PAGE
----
Biden proposes new sustainability rules for federal suppliers

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The United States, one of the world’s largest buyers of goods and services, last week announced a set of new rules for suppliers to meet sustainability goals.

The Biden-Harris administration’s proposed rule on climate risks and federal supplier resilience would require major federal contractors and suppliers to set emission reduction targets consistent with the Paris Agreement and publicly disclose their greenhouse gas emissions and climate-related financial risks, according to a Nov. 10 fact sheet of the White House.

“The United States was the first administration to require our key federal suppliers to disclose their emissions and climate risks and to set themselves targets consistent with the Paris Agreement,” Biden said during COP27, the global climate conference taking place in Egypt takes place month. “As the largest customer in the world with more than [$630 billion] With spending over the past year, the United States government is putting our money where we want to go to strengthen accountability for climate risks and resilience.”

Under the proposed action, federal contractors and large suppliers may be required to disclose Scope 1, Scope 2, or Scope 3 emissions, depending on annual federal obligations. Scope 1 includes all of the company’s direct emissions, e.g. B. Controlled facilities, while Scope 2 includes emissions related to purchased or purchased energy. Scope 3 are all emissions along the value chain that are not categorized in Scope 2, including sourcing and travel.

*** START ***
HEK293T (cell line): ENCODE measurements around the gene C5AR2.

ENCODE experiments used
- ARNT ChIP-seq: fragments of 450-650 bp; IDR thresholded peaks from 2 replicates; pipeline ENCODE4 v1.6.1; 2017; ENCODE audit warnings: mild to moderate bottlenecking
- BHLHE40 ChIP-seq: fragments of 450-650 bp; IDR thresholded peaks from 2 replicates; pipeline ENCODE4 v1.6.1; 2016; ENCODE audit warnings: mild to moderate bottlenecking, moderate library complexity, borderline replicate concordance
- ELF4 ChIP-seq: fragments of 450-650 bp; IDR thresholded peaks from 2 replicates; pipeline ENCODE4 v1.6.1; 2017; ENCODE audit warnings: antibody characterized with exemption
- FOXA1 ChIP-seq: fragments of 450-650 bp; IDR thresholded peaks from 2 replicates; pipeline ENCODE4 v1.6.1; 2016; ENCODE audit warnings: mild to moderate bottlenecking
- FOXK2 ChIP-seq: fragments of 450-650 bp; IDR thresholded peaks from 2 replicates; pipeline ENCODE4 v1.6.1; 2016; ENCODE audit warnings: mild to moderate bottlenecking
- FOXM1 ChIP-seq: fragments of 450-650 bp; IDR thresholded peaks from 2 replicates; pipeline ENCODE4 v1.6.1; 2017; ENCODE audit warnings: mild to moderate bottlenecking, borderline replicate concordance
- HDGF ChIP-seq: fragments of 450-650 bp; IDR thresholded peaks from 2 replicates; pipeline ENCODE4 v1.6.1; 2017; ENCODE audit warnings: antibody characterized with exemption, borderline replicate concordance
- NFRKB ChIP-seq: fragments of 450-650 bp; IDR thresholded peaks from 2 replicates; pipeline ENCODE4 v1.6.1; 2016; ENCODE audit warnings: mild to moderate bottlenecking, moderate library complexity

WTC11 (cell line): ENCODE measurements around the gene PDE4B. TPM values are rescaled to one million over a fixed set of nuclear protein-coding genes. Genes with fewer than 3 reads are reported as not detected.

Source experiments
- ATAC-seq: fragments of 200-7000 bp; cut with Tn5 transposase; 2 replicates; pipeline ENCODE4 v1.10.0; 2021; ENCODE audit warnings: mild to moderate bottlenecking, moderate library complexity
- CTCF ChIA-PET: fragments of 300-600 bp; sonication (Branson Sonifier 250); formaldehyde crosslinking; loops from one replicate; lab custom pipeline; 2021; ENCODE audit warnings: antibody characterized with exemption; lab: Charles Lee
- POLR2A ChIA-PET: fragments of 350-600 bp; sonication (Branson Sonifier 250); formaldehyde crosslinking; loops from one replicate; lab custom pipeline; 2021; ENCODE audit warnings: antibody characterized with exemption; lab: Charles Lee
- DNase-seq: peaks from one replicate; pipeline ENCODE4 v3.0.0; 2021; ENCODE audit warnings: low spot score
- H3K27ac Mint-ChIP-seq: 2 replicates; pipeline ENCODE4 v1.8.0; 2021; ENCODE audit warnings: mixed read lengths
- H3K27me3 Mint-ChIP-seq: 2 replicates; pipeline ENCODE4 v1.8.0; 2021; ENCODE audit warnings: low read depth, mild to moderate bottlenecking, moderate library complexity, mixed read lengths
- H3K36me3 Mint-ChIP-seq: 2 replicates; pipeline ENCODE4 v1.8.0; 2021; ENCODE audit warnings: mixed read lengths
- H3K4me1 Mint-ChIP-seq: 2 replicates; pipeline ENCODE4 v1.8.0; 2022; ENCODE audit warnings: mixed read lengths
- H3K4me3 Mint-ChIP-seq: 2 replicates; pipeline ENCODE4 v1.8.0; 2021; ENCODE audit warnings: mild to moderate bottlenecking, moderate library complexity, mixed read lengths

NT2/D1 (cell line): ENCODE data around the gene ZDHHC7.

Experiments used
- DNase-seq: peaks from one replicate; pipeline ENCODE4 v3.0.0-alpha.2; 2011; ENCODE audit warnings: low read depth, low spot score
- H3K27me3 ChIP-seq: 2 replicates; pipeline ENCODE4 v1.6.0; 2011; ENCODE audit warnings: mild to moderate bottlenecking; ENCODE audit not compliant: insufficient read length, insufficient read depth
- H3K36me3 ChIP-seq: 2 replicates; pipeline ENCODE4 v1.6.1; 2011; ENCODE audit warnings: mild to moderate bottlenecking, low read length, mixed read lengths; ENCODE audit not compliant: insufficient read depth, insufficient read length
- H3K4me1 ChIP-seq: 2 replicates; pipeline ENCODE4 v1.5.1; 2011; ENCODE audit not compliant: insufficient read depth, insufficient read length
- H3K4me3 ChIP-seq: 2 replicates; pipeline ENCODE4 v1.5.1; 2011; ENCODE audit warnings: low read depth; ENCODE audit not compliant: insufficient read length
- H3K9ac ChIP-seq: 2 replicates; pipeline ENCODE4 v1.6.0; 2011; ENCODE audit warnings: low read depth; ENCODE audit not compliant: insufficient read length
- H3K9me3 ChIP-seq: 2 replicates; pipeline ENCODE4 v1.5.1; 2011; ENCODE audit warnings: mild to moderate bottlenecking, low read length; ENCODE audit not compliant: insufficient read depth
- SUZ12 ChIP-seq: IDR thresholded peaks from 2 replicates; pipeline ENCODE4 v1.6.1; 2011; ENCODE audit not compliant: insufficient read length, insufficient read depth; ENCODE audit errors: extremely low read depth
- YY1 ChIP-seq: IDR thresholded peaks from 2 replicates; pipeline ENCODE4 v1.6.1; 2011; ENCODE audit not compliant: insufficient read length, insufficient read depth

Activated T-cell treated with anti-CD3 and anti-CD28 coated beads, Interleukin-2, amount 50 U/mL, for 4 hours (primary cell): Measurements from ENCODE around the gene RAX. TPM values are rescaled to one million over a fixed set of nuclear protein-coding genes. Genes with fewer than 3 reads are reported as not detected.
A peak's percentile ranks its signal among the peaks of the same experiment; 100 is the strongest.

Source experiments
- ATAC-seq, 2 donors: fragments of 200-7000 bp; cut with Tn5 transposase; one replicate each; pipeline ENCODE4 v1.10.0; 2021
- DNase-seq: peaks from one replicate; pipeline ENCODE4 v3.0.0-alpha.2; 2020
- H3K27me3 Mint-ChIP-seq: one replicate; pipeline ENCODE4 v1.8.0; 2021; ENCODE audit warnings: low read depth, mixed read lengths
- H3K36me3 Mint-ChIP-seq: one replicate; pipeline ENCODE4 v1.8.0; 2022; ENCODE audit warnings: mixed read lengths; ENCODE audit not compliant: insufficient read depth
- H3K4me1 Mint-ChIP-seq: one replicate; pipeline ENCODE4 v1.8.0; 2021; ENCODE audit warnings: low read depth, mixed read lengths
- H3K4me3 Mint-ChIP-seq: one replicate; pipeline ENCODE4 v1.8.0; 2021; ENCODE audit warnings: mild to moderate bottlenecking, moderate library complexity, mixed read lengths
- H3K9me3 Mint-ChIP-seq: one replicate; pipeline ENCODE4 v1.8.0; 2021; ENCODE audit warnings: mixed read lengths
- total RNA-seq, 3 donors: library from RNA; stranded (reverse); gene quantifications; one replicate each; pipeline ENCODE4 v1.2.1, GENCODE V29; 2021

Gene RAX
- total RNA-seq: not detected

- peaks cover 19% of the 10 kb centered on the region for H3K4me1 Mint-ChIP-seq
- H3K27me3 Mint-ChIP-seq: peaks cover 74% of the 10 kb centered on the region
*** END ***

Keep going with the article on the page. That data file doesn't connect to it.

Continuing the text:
Climate targets for federal suppliers vary depending on the size of the contract

A guide to which Federal Supplier Climate Risks and Resilience Proposed Rule targets apply to contractors of different sizes.

Whether it’s the federal government or a private company, many purchasing organizations consider supplier emissions as part of broader sustainability goals.

But others are reluctant to implement plans as they weigh requirements and costs, Simon Geale, executive vice president of procurement at supply chain consultancy Proxima, said in an email to Supply Chain Dive.

“The hidden reality is that many others aren’t because they don’t feel the pressure and in many cases are unsure of what is being asked of them,” Geale said.

The proposed action is part of Biden’s Federal Sustainability Plan, which aims to achieve net-zero emissions in procurement by 2050, covering about 85% of emissions associated with the federal supply chain. According to the fact sheet, the federal supply chain is currently estimated to emit more than twice as many emissions as operating the federal government’s 300,000 buildings and 600,000 vehicles.

The proposed action is subject to public comment to be filed with the Regulatory Secretariat Division before January 13, 2023.

Based on the numbers


The number of federal contractors who are already disclosing climate-related information


The number of companies around the world that voluntarily disclose emissions and climate risks via CDP (formerly the Carbon Disclosure Project).


The number of global companies that have set science-based targets to reduce emissions

Source: White House data sheet

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